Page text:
The over arching principle behind Thai food is harmony; the delicate balance between sweet, sour and spicy. The first time I cooked for my wife I failed miserable. Too salty, she said, with good reason, as a westerner the first condiment we usually reach for is the salt. Pass the salt is sometimes our only dinnertime conversation, either that or pass the remote.
Thai’s love to eat, my wife can’t skip a meal and she wonders how some days I can go without lunch or without breakfast. It’s against some law here I think, punishable by something worse than death. If you don’t eat in Thailand, or you eat alone, or at your desk you’re a social out caste, shunned by society, and you may as well just go live in a cave.
There are a few dishes that the Thai’s can’t or won’t live without. While many of us in the west grab a bag of something fried and salted, and pour ketchup on it, while eating it in our car, the Thai’s take a much more leisurely approach to eating. This is the difference between what we call ‘fast food,’ and what the Thai’s lovingly refer to ‘street food.’ Street food is fast too, but in an entirely different way. Fast, meaning you order it, you get it, and then you can sit for the next fifty minutes of your lunch hours and ponder the universe, talk with your friends as they ponder the universe, or talk with your family as they do the same. I’ve never once seen anyone in Thailand walking down the street eating their lunch from a bag, or worse, someone driving while shoveling French fries in their mouth, something that I have been known to do.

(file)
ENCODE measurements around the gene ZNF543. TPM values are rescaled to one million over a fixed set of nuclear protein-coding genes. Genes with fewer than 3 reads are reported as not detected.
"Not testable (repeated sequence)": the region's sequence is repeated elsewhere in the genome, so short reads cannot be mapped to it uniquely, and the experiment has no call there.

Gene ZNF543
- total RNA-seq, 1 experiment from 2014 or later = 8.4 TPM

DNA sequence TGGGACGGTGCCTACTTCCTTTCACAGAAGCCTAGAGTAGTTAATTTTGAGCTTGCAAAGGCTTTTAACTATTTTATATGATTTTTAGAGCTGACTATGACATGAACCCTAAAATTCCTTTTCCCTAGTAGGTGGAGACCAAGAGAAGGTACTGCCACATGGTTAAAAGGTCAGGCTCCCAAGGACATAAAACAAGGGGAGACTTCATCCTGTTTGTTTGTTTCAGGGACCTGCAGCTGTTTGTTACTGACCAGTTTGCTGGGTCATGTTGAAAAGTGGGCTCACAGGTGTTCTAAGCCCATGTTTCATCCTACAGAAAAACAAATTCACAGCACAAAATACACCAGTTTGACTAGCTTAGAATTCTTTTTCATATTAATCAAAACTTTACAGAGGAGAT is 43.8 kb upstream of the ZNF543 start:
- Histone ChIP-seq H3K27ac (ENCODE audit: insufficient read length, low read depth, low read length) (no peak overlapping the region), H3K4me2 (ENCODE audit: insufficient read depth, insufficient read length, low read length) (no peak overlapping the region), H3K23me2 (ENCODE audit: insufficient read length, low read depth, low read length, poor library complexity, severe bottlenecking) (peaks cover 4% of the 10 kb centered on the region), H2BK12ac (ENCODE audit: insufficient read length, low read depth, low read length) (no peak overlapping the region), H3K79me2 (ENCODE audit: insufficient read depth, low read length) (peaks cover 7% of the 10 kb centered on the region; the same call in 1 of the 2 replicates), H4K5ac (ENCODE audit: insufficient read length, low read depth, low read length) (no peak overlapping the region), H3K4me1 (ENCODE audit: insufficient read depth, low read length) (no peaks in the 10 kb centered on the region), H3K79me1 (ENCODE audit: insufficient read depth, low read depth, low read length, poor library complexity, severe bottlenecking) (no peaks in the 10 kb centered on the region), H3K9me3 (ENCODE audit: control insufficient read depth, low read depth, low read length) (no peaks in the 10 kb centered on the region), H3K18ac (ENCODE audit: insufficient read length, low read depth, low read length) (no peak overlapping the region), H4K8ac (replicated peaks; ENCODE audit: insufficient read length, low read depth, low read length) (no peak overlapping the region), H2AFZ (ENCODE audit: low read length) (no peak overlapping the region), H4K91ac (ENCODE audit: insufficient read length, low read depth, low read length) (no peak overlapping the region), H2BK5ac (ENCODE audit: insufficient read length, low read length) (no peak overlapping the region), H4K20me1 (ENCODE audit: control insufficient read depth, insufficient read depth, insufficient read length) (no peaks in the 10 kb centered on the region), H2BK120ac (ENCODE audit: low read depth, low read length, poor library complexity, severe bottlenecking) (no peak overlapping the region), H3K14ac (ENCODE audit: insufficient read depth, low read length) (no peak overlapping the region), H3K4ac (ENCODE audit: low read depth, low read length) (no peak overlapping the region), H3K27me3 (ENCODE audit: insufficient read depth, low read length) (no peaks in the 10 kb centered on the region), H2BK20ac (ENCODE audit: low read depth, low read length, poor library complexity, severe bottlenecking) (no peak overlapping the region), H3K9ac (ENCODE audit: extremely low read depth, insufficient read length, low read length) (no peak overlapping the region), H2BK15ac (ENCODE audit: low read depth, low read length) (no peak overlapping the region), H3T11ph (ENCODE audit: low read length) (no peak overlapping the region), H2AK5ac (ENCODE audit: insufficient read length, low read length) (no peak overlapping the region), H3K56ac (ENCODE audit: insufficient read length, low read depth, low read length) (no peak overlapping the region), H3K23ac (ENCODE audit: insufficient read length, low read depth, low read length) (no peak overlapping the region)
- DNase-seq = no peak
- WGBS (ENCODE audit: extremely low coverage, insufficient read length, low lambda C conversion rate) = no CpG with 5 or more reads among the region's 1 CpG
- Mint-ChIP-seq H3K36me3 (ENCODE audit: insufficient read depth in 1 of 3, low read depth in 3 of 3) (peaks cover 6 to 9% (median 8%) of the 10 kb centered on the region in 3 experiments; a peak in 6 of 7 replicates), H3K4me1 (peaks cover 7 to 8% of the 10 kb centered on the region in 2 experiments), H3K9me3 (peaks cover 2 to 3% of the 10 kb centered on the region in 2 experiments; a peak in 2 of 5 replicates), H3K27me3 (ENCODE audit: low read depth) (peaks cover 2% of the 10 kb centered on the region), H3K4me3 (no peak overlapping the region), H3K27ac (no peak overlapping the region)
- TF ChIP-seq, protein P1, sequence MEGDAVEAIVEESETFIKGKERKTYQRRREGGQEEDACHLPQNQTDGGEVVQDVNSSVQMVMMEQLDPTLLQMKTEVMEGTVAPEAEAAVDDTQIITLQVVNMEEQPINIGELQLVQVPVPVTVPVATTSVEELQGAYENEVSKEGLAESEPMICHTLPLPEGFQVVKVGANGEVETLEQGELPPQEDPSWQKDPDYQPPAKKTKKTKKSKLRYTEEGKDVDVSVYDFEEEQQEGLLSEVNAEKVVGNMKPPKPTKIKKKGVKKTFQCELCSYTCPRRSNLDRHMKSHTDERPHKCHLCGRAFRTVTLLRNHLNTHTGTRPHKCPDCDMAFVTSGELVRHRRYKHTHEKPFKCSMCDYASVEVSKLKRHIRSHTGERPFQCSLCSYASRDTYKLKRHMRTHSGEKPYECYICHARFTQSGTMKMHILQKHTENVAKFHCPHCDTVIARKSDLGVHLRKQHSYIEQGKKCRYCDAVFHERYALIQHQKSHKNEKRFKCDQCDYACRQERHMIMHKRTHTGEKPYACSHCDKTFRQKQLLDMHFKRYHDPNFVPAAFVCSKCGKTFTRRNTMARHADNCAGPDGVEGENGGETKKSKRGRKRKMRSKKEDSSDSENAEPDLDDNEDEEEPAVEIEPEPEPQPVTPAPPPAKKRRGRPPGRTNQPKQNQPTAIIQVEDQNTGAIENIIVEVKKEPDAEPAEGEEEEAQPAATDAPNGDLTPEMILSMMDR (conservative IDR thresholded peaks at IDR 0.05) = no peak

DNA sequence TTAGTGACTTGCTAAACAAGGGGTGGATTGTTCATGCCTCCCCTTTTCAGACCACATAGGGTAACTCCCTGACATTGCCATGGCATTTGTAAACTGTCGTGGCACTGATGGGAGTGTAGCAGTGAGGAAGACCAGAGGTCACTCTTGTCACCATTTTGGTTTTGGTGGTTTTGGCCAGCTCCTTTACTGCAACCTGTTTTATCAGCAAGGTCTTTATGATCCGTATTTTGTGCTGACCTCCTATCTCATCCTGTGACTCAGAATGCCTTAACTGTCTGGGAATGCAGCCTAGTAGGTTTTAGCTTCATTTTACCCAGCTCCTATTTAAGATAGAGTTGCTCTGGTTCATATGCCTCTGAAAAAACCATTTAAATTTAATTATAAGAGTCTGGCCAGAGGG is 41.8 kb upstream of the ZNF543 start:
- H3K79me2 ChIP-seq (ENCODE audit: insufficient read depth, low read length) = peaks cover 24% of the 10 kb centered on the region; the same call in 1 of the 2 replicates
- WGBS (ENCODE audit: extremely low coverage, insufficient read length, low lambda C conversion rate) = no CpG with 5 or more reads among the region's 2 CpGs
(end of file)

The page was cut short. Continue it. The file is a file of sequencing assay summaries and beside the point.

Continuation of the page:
I told my wife that when I lived in New York I would order a slice or two of pizza and stand up while eating it. On the street? She asked. No in the restaurant, I told her. She laughed because she thought I was joking, I mean who stands up while they eat…
Street food. We all know about Pad Thai, sure the poor backpackers favorite meal, a board game answer to the questions—Name a Thai food. What about Khao Moo Krob? The food that will make you forget about getting fat, they say, even though it’s loaded down (or up) with calories, Moo meaning pig, crispy pig, pork belly deep fried in oil and served over a bed of rice, topped with a bit of cilantro and served with a sweet sauce.
One of my favorites, and like Khoa Men Ghai (Chicken and Rice) very easy to make, as a matter of fact the word Moo is also the Thai expression for ‘so easy,’ as in easy to make so you have enough time to enjoy it while sitting down. That’s the beauty of it, street food, why didn’t we think of it? You can cut down on the calories by baking your pork over a ceramic bowl in a hot oven, then frying it. I guess that would cut maybe five calories from the finished dish and would take much longer to prepare—so forget about the pondering part. Better yet, just sit and enjoy, life’s to short to eat standing up.